Climate change and rising global temperatures are also strongly linked to the increase in cholera outbreaks. This bacterium, like many others, thrives in warm temperatures.

“The increase in droughts leading to a scarcity of water and therefore a greater risk that the population will resort to contaminated water sources, followed by episodes of intense rainfall: this is a perfect recipe for the spread of cases during epidemics,” explains Baptiste Lecuyot, Head of the Water, Sanitation and Hygiene Unit at SOLIDARITÉS INTERNATIONAL.

Syria, for example, is now facing a new disaster: a water crisis. Due to the drought that has been raging for several months, the level of the Euphrates – the country’s main river – is falling and its pollution is increasing. Residents have difficulty accessing water to meet their basic needs (drinking, washing, cooking, etc.), as well as for agriculture and livestock. Inhabitants are thus often forced to rely on water sources with a high risk of contamination, such as the river. As a result, cholera has reappeared throughout the north-east of the country after having disappeared for over 10 years. To try to limit the spread of the disease, SOLIDARITÉS INTERNATIONAL is distributing drinking water, organizing hygiene promotion sessions and disinfecting infrastructures.


Fleeing War, Finding Cholera

Climate change and economic crises are two of several factors that are leading to an expansion and aggravation of cholera epidemics around the world. International geopolitics, and the deterioration of security due to war or conflict, have a significant impact on the development of this disease in a growing number of countries. To flee from war or conflict, refugees seek shelter in nearby towns or villages that do not have the health infrastructure or water resources to cope with their growing populations. The destruction of healthcare buildings during armed conflict, as well as the destruction of water sources such as wells or irrigation canals, only aggravates the situation. This is compounded by the lack of resources to maintain good hygiene practices throughout the region. All of the aforementioned circumstances present a significant risk of propagation of pathogenic strains of the Vibrio cholerae bacillus.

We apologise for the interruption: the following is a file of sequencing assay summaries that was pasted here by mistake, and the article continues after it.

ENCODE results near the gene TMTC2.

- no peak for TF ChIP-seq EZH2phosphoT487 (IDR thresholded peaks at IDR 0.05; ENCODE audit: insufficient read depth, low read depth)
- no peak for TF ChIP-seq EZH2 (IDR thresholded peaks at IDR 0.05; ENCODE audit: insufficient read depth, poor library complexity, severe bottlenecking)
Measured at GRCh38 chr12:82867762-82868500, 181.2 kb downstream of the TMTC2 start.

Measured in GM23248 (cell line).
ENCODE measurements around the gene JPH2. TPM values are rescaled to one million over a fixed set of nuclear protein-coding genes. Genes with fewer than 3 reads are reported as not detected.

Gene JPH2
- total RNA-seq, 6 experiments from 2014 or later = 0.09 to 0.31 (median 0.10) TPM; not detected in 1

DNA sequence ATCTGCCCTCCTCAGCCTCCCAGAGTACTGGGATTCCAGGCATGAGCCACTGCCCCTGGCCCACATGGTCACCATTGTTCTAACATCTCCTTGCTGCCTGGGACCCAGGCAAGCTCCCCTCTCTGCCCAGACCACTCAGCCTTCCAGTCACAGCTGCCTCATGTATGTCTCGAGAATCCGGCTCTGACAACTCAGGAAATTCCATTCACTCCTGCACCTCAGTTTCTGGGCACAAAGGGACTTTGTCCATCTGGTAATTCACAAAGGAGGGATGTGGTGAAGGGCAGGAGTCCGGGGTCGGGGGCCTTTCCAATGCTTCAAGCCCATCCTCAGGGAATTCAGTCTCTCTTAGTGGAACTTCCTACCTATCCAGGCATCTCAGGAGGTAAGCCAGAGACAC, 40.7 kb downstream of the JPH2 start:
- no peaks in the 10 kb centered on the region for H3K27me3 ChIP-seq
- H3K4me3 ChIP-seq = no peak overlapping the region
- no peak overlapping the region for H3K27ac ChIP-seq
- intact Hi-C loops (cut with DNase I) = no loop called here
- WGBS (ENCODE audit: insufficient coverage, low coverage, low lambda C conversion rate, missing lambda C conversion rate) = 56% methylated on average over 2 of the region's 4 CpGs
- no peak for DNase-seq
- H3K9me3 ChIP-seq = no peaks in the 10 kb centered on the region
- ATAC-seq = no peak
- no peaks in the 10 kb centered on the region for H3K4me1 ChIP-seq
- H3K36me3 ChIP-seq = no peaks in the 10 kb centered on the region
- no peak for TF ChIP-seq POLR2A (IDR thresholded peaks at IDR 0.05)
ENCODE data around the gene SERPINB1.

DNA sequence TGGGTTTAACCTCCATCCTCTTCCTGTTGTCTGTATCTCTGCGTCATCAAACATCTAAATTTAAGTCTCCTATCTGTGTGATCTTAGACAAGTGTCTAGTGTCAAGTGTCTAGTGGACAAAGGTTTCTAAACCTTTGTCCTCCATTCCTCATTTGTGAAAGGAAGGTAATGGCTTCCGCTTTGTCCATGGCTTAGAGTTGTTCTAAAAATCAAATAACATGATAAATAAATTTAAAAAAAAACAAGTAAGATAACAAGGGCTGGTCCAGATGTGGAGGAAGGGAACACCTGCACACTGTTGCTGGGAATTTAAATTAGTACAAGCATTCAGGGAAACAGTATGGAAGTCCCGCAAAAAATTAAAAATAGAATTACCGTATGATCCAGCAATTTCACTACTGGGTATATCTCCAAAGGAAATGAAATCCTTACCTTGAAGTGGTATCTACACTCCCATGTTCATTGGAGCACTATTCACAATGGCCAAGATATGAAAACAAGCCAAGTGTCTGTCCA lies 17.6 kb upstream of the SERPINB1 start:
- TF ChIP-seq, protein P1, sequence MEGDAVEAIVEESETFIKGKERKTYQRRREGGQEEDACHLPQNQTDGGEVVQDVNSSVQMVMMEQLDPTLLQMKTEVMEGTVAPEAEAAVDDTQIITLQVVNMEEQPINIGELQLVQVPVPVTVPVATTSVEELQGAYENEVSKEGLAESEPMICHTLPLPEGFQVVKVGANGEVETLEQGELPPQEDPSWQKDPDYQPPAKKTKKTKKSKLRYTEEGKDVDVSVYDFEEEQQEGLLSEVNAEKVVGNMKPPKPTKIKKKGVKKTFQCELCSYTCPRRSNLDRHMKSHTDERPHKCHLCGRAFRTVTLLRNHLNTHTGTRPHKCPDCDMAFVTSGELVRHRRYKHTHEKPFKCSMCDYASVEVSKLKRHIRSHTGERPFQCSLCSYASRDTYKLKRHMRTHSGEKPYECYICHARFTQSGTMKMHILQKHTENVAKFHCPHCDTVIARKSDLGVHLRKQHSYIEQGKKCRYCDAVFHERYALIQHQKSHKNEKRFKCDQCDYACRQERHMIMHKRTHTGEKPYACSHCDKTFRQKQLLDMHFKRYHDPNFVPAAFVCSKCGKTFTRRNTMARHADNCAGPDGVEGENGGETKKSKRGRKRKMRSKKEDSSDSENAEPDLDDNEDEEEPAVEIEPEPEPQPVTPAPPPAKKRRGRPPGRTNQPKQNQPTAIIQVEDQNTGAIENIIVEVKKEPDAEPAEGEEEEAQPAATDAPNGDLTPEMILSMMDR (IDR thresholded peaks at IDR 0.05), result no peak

In view of the increasing number of cholera epidemics in the world, immediate short-term responses, such as those implemented by SOLIDARITÉS INTERNATIONAL, are necessary. However, it is also essential to devise long-term solutions and set up sustainable water supply and sanitation services. This can be accomplished, for example, through the rehabilitation or construction of infrastructure, or by working with local institutions to strengthen sustainable hygiene practices that enable people to protect themselves from this disease.

“It is the combination of these short-, medium- and long-term solutions that will enable affected countries to overcome this disease. Unfortunately, succeeding in containing these epidemics is often a question of means…” concludes Baptiste Lecuyot.


*Cholera vaccine shortage leads to temporary suspension of two-dose strategy as number of cases increases worldwide, Relief Web

© Ralph Tedy Erol

Support our work in the field

> Donate now